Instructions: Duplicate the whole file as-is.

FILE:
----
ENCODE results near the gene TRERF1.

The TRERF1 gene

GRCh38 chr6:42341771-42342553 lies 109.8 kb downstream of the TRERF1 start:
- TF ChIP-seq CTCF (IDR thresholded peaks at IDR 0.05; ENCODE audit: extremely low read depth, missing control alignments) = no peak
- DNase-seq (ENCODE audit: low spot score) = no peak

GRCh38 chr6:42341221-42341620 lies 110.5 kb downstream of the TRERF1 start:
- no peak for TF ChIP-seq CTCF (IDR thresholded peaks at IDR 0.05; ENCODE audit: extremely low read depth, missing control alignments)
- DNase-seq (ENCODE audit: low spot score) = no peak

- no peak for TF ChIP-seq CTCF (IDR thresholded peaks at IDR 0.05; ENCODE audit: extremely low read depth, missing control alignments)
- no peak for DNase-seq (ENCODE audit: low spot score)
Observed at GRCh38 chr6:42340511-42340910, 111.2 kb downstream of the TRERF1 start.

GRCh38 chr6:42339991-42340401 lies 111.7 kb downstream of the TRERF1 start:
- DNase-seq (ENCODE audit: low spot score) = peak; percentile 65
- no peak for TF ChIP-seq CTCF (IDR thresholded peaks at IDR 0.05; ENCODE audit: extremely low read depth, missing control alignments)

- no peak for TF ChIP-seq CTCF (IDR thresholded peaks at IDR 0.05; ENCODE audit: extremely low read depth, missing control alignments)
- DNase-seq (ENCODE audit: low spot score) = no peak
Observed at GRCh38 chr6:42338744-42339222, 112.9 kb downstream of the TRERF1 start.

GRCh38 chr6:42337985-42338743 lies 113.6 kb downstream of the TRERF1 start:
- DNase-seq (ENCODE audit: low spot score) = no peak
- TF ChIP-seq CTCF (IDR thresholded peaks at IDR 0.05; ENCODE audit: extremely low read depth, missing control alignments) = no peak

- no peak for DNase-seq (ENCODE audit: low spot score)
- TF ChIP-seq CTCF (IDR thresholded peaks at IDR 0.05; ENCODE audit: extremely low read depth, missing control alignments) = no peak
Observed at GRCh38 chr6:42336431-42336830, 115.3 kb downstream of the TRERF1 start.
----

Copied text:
ENCODE results near the gene TRERF1.

The TRERF1 gene

GRCh38 chr6:42341771-42342553 lies 109.8 kb downstream of the TRERF1 start:
- TF ChIP-seq CTCF (IDR thresholded peaks at IDR 0.05; ENCODE audit: extremely low read depth, missing control alignments) = no peak
- DNase-seq (ENCODE audit: low spot score) = no peak

GRCh38 chr6:42341221-42341620 lies 110.5 kb downstream of the TRERF1 start:
- no peak for TF ChIP-seq CTCF (IDR thresholded peaks at IDR 0.05; ENCODE audit: extremely low read depth, missing control alignments)
- DNase-seq (ENCODE audit: low spot score) = no peak

- no peak for TF ChIP-seq CTCF (IDR thresholded peaks at IDR 0.05; ENCODE audit: extremely low read depth, missing control alignments)
- no peak for DNase-seq (ENCODE audit: low spot score)
Observed at GRCh38 chr6:42340511-42340910, 111.2 kb downstream of the TRERF1 start.

GRCh38 chr6:42339991-42340401 lies 111.7 kb downstream of the TRERF1 start:
- DNase-seq (ENCODE audit: low spot score) = peak; percentile 65
- no peak for TF ChIP-seq CTCF (IDR thresholded peaks at IDR 0.05; ENCODE audit: extremely low read depth, missing control alignments)

- no peak for TF ChIP-seq CTCF (IDR thresholded peaks at IDR 0.05; ENCODE audit: extremely low read depth, missing control alignments)
- DNase-seq (ENCODE audit: low spot score) = no peak
Observed at GRCh38 chr6:42338744-42339222, 112.9 kb downstream of the TRERF1 start.

GRCh38 chr6:42337985-42338743 lies 113.6 kb downstream of the TRERF1 start:
- DNase-seq (ENCODE audit: low spot score) = no peak
- TF ChIP-seq CTCF (IDR thresholded peaks at IDR 0.05; ENCODE audit: extremely low read depth, missing control alignments) = no peak

- no peak for DNase-seq (ENCODE audit: low spot score)
- TF ChIP-seq CTCF (IDR thresholded peaks at IDR 0.05; ENCODE audit: extremely low read depth, missing control alignments) = no peak
Observed at GRCh38 chr6:42336431-42336830, 115.3 kb downstream of the TRERF1 start.